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Is the Cross our ‘Mizpah’? – Gen. 31:49

“Mike,” a friend of mine in the youth group, was head-over-heels in love with “Brenda.” They’d gone out together for several months when Brenda learned that her family was moving out-of-state. Before she left, they went to the mall together and bought his-and-her necklaces. She wore the left side of a jagged heart, and he the right side. Engraved on each of the half-pendants were these words, taken from Gen. 31:49 — “The LORD watch between me and thee, when we are absent one from another” (KJV).

Love will do funny things, but it’s doubtful that verse was exactly what they had in mind. In its context, Gen. 31:49 has nothing to do with romance, and everything to do with mistrust. The employer/employee relationship between Laban and his nephew, Jacob, had been anything but positive — see Gen. 29-31 for the whole debacle. Through a series of shrewd flock breeding techniques, Jacob had prospered at Laban’s expense. Jacob took off  in the middle of the night with his own wives, children and flocks, not even saying goodbye, but Laban eventually caught up with him.  That sets the stage for a final confrontation between uncle and nephew. Laban begins:

The daughters are my daughters, the children are my children, the flocks are my flocks, and all that you see is mine. But what can I do about these daughters of mine, or about their children whom they have borne? (v. 43, NRSV).

In short, Laban knows he’s been beat, but he doesn’t trust Jacob any further than he can throw a stone. So he resorts to stones. They cobble together a pile of boulders as a “witness” between them, then share a meal. This pile of rocks is a Mizpah, a “watchpost.” Laban explains:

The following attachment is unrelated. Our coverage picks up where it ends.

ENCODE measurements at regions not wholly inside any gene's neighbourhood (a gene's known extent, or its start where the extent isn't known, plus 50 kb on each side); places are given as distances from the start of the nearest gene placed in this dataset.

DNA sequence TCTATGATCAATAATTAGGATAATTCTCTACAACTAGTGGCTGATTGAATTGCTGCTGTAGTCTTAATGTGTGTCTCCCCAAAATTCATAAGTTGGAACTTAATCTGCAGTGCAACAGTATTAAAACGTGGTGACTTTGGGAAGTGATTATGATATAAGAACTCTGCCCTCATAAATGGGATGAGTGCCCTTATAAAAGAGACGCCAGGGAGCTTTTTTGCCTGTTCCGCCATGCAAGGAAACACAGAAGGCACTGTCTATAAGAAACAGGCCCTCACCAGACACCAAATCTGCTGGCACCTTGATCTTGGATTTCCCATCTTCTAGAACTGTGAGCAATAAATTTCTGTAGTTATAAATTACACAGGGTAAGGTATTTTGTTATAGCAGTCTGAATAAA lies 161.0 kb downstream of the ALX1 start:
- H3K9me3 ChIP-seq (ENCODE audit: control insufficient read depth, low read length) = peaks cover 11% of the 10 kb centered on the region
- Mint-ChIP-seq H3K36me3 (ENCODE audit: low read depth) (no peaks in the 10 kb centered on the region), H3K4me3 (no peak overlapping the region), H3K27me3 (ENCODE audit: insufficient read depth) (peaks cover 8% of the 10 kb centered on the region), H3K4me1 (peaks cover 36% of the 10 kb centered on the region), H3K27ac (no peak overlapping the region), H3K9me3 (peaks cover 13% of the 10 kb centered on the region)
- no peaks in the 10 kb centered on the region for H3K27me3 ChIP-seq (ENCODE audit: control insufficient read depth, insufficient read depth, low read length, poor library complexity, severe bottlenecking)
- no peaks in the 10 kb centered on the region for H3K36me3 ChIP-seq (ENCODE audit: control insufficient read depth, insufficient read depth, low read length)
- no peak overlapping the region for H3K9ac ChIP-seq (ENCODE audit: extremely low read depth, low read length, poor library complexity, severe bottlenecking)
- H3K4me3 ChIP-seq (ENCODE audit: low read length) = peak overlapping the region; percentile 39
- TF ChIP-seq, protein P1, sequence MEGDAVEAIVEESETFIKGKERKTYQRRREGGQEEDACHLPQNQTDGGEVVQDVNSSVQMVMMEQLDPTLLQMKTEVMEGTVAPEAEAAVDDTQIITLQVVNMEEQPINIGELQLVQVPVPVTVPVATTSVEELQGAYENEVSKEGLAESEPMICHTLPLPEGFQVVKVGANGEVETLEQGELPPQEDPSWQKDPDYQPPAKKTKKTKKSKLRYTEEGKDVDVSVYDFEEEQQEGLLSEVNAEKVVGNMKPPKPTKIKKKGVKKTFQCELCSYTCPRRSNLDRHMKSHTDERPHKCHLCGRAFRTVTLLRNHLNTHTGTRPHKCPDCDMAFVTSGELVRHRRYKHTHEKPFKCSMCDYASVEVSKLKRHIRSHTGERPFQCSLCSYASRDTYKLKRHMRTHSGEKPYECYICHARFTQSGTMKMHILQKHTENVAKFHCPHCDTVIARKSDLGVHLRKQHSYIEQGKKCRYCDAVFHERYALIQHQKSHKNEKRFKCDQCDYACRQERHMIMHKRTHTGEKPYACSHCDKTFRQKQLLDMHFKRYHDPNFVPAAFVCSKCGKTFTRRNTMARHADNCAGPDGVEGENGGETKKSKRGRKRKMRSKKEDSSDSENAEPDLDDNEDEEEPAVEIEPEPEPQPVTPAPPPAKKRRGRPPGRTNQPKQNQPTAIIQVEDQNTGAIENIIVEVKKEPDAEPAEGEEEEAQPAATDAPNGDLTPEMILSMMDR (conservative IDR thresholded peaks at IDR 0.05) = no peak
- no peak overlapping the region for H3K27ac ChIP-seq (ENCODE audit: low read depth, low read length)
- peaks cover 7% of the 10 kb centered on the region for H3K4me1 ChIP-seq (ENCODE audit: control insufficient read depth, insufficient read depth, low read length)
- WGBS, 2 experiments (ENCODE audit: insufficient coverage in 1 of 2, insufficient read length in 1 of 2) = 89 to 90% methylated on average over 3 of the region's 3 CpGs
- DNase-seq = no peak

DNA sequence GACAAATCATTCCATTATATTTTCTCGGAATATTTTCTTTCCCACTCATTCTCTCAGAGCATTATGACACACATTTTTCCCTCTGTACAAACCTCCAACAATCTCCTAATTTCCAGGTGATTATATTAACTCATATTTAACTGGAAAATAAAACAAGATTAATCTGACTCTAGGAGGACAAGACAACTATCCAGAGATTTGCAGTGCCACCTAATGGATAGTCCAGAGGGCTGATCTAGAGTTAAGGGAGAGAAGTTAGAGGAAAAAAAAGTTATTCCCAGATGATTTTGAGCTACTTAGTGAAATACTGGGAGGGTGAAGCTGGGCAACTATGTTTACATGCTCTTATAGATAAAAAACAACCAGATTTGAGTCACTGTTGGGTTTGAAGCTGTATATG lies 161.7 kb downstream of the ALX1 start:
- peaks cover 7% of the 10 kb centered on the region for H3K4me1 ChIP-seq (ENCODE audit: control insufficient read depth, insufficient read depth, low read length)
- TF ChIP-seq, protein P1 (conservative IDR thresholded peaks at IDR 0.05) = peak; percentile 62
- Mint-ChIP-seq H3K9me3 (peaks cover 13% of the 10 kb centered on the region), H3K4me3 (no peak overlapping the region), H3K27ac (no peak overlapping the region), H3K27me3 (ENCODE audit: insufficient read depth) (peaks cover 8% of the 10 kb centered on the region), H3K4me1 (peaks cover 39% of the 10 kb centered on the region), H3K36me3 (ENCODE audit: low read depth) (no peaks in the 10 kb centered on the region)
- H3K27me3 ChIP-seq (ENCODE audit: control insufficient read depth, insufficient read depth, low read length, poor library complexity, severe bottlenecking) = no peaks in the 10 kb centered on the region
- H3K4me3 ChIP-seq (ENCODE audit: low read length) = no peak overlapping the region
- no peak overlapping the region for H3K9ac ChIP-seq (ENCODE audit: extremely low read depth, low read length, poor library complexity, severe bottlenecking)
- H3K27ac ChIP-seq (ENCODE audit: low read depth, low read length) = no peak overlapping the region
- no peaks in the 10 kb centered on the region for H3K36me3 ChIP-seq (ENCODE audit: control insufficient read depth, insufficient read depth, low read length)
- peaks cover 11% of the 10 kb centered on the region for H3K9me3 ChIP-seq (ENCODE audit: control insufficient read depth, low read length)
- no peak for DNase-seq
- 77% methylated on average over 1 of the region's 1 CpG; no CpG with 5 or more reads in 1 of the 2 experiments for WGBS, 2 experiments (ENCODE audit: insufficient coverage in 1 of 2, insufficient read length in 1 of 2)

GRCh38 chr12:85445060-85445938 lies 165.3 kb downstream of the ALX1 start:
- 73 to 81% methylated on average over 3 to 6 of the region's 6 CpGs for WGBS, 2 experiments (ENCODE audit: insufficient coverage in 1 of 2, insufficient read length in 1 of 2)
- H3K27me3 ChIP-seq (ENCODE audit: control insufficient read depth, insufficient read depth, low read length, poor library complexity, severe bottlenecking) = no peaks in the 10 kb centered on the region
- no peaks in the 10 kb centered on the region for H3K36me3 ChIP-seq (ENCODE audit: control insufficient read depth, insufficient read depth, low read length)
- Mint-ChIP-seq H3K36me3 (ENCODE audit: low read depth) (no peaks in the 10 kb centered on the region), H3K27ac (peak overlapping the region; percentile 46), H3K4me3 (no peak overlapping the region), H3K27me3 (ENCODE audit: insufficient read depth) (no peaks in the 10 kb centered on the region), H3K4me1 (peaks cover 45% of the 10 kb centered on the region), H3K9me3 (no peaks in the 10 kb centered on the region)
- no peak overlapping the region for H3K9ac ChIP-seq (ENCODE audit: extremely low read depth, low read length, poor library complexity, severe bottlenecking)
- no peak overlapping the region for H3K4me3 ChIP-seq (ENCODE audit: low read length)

If you ill-treat my daughters, or if you take wives in addition to my daughters, though no one else is with us, remember that God is witness between you and me (v. 50).

Every time Jacob passed by that pile of stones in the future, it would remind him of his promise to be faithful and kind to Leah, Rachel and Laban’s grandchildren.

What Laban and Jacob did on that day was an attempt – however unsuccessful – at reconciliation. In the New Testament, that’s an important theme. If Jesus had died on a pile of stones, like Aslan at the end of The Lion, the Witch, and the Wardrobe, then perhaps we’d have a Mizpah at the front of our churches. But Jesus died on a cross, and so we find pieces of wood hanging there.

Yet the Cross goes far beyond what Laban and Jacob were able to hammer out that day. The Genesis 31 account gives no hint of true reconciliation. They left each other with a cloud of suspicion still hanging over their heads. But at the Cross, we are reconciled to God. When we look at its beams, we are reminded that heaven and earth embraced on a hillside overlooking Jerusalem. The Mizpah of mistrust yields to a different kind of Mizpah, a “watching” motivated not by suspicion but by love.  Jesus promises:  “And surely I am with you always, to the very end of the age” (Matt. 28:20, NIV).

Now that’s the kind of Mizpah we can all celebrate.

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Reflection based on Scripture reading for Day 33, Cambridge Daily Reading Bible, 1995